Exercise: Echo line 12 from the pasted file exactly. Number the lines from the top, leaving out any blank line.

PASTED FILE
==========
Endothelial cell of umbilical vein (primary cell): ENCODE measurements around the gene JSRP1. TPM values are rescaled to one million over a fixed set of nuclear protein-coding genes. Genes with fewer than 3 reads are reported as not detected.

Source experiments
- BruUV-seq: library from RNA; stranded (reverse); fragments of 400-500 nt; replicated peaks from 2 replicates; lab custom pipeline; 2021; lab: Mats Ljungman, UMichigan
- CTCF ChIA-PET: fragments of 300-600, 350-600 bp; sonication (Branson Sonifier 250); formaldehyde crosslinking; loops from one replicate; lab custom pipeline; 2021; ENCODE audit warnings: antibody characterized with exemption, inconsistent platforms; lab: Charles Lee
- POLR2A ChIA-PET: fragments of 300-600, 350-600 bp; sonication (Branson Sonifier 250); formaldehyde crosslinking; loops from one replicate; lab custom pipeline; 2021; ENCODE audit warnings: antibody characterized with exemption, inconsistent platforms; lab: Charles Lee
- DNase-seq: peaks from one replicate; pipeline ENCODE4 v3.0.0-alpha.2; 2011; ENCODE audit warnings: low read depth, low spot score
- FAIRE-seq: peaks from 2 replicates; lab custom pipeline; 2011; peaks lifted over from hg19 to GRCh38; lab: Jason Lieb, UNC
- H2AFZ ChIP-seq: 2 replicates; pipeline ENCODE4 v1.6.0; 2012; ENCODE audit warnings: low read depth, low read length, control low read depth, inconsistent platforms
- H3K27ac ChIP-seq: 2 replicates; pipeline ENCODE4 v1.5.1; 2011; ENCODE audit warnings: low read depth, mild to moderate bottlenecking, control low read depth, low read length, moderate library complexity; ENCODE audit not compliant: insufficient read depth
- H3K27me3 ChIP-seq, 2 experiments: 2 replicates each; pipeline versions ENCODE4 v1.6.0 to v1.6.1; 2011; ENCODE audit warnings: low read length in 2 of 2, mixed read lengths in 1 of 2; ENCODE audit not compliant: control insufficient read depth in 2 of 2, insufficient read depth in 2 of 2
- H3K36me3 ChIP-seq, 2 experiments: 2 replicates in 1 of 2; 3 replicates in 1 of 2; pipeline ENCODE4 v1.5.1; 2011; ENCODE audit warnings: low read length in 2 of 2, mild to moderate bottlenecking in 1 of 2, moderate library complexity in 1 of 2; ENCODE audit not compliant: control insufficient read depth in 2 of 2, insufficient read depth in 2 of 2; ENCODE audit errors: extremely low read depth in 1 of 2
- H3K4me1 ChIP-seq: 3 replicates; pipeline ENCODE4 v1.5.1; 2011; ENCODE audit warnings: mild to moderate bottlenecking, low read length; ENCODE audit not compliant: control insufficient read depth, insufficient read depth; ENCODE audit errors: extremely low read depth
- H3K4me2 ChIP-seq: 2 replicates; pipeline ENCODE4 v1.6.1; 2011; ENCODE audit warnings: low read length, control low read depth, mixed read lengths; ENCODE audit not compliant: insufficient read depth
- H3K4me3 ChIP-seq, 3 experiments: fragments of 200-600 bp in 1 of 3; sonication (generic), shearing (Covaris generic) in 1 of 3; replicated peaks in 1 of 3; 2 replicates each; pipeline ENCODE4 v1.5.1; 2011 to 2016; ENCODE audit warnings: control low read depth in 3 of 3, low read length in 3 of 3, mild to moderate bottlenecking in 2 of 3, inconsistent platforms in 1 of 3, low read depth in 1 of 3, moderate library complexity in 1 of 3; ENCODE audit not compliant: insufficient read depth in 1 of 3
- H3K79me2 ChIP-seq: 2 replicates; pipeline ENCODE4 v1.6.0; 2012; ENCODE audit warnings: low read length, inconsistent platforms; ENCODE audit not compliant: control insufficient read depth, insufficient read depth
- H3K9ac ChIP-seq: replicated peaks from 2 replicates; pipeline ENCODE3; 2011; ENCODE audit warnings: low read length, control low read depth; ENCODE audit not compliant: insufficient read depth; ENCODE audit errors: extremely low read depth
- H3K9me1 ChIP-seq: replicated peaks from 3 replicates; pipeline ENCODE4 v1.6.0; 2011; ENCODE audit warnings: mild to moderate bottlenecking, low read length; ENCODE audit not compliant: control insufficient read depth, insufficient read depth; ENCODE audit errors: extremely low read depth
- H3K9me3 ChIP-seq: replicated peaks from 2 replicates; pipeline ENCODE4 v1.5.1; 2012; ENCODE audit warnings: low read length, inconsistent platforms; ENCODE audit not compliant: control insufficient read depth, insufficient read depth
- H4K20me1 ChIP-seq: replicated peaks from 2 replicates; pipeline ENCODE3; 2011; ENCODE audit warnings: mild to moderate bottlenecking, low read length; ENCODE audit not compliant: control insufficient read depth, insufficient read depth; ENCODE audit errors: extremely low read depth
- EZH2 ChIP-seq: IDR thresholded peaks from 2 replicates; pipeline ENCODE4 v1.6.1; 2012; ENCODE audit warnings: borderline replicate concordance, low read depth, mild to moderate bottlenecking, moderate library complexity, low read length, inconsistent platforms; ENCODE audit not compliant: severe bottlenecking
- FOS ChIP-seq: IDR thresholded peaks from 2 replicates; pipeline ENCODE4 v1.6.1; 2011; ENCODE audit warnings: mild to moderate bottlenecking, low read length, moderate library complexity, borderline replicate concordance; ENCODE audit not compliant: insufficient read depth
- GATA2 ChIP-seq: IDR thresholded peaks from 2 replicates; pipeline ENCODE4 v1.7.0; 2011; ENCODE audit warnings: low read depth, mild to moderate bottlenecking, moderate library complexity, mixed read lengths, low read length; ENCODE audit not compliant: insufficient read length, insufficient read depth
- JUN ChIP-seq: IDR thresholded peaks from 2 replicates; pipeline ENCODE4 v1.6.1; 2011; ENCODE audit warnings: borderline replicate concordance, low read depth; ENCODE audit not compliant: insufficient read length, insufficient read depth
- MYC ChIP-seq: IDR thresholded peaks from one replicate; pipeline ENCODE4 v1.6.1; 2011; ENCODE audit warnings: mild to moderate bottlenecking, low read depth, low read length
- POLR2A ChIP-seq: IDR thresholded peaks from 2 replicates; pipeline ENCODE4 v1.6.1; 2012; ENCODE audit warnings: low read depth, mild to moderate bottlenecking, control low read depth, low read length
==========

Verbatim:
- H3K4me1 ChIP-seq: 3 replicates; pipeline ENCODE4 v1.5.1; 2011; ENCODE audit warnings: mild to moderate bottlenecking, low read length; ENCODE audit not compliant: control insufficient read depth, insufficient read depth; ENCODE audit errors: extremely low read depth